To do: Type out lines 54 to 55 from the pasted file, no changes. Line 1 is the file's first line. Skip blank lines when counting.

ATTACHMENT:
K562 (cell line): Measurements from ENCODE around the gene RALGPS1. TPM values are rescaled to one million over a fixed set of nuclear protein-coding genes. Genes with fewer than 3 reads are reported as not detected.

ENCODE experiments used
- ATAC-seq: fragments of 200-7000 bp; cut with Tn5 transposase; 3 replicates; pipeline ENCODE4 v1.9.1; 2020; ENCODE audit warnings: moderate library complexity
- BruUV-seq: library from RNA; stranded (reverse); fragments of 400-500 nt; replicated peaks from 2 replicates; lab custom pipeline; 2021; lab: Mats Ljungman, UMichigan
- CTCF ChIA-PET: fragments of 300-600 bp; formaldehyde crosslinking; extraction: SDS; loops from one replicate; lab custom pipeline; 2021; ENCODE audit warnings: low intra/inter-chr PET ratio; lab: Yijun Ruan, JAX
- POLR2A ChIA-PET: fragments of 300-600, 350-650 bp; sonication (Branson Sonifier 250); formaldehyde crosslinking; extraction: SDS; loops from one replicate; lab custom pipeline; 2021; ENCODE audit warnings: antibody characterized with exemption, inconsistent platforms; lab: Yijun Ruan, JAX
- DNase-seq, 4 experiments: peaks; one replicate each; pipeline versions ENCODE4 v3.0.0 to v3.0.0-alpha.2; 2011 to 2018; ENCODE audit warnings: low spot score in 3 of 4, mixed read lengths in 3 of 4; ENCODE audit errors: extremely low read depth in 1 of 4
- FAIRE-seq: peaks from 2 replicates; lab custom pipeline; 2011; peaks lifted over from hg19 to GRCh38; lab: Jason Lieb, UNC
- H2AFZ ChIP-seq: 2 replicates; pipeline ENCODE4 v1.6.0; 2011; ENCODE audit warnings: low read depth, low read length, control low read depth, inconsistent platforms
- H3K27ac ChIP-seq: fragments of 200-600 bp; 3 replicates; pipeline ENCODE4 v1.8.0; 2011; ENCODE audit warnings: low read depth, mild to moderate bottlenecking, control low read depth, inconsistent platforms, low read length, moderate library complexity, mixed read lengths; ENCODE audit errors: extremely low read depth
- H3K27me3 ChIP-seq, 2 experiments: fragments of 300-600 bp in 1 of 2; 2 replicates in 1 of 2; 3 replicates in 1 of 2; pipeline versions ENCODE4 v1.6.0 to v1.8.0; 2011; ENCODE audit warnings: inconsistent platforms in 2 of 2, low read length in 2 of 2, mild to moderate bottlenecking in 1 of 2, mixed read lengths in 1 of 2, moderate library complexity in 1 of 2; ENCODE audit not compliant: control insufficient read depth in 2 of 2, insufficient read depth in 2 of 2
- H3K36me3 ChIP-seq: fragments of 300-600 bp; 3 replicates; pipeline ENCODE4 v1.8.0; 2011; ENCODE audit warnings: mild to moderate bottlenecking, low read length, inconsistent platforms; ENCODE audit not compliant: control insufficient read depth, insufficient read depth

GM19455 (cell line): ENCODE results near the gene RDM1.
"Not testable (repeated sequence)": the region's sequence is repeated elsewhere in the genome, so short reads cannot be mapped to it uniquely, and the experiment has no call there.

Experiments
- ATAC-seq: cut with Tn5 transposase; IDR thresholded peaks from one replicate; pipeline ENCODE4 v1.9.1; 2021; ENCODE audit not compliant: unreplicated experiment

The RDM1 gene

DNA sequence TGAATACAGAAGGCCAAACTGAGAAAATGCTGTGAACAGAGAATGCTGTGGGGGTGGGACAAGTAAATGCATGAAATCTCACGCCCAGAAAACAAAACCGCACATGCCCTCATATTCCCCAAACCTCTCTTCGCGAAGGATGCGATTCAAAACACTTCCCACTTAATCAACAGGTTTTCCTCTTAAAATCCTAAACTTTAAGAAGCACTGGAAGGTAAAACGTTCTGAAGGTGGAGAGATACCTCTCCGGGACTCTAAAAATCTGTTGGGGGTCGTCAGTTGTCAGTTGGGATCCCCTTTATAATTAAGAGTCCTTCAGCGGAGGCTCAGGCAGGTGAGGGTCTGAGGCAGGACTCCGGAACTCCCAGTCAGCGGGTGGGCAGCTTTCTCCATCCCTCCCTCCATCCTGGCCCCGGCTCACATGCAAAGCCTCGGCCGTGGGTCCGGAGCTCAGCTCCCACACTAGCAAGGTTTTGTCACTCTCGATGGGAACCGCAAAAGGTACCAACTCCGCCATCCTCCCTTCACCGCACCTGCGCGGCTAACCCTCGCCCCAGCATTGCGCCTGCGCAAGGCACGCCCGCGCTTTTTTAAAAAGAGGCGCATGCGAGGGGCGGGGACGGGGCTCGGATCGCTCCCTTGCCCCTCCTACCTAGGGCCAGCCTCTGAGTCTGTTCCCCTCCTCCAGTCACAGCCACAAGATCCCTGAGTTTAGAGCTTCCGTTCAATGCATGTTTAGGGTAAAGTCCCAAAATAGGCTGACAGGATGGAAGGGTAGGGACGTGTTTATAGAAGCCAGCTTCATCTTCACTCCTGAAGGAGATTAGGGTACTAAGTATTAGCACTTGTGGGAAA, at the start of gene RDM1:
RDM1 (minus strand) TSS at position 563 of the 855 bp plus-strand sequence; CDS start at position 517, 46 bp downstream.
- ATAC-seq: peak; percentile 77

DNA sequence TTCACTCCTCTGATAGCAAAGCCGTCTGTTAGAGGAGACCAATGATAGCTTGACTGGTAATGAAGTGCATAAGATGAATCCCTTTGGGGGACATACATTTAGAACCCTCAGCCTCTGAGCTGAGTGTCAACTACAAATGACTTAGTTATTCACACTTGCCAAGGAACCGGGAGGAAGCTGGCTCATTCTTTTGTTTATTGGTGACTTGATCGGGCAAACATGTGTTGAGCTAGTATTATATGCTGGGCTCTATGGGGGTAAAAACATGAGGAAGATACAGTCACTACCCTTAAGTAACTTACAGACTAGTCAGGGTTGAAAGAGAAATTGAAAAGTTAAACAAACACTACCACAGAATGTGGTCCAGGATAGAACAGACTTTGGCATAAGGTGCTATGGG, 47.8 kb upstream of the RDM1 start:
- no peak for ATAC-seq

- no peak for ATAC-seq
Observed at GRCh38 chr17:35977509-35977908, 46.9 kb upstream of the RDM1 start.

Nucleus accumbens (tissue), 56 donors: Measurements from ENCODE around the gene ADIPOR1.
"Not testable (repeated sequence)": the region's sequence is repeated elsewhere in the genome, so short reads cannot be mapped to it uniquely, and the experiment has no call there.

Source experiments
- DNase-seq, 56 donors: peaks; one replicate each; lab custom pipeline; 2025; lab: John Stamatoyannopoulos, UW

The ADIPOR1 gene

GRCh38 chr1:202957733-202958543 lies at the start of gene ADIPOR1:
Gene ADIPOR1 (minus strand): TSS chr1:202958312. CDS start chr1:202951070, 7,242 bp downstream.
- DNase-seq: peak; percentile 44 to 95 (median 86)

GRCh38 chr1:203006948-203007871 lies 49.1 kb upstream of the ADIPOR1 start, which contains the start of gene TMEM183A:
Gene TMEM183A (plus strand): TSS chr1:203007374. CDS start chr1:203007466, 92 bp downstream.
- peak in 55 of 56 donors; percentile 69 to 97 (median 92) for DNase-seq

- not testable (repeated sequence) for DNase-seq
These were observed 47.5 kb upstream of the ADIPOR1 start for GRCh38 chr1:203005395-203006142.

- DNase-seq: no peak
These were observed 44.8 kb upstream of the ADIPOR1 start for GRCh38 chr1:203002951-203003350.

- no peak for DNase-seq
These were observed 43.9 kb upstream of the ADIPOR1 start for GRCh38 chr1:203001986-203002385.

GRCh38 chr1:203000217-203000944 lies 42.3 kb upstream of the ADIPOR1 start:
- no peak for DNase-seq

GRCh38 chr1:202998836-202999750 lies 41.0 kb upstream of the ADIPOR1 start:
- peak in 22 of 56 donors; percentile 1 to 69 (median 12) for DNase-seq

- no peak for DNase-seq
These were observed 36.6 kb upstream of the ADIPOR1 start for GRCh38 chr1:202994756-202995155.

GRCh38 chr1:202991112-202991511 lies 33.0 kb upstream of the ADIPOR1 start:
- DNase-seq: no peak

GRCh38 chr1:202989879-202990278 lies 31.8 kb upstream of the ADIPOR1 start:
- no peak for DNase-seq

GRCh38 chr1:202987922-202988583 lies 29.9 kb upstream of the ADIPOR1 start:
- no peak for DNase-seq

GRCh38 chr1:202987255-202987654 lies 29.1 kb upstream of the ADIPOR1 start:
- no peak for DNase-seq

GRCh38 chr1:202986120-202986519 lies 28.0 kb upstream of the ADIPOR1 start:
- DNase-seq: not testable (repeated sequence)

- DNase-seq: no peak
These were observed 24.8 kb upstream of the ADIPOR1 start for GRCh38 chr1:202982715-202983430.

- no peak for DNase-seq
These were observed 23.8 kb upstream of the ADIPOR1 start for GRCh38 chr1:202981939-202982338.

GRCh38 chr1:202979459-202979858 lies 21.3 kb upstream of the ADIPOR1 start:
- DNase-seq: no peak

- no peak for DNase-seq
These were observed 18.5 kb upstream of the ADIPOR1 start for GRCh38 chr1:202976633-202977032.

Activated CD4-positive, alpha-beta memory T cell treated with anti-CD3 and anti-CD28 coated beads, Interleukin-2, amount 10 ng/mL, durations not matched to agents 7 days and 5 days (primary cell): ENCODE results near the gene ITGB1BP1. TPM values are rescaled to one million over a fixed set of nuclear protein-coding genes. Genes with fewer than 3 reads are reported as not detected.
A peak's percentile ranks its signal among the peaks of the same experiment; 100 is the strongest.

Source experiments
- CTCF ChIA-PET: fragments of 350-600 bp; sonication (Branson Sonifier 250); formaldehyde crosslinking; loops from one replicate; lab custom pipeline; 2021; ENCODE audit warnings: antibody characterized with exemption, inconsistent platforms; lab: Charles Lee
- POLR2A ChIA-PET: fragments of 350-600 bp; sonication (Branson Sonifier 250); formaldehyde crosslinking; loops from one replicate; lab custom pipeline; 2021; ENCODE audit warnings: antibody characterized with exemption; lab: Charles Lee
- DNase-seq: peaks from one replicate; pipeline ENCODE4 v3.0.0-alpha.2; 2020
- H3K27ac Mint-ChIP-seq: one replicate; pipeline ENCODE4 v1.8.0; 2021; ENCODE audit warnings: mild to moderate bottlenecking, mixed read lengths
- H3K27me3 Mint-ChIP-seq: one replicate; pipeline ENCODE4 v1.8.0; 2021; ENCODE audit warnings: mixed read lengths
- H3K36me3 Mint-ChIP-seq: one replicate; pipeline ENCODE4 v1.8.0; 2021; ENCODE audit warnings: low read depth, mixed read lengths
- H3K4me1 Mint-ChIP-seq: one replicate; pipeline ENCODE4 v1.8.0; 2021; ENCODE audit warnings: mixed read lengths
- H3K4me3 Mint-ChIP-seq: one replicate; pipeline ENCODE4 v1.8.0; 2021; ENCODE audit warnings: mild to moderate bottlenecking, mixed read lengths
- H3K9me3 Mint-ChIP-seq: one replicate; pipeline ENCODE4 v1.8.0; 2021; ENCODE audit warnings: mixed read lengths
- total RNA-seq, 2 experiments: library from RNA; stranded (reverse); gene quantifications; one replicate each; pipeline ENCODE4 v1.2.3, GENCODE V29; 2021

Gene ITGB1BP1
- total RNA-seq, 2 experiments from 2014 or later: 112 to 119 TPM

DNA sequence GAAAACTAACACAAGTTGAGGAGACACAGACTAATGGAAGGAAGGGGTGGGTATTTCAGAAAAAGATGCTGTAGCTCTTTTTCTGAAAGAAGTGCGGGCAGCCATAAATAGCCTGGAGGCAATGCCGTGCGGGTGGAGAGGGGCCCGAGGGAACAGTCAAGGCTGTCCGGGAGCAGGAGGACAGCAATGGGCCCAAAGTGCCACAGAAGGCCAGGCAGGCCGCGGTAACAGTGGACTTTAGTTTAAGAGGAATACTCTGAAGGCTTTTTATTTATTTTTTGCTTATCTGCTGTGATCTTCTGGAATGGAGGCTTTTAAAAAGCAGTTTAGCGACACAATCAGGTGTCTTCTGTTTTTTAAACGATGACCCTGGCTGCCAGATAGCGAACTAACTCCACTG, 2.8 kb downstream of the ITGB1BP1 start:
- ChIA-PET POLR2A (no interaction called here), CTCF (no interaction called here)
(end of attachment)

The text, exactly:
GRCh38 chr1:202987255-202987654 lies 29.1 kb upstream of the ADIPOR1 start:
- no peak for DNase-seq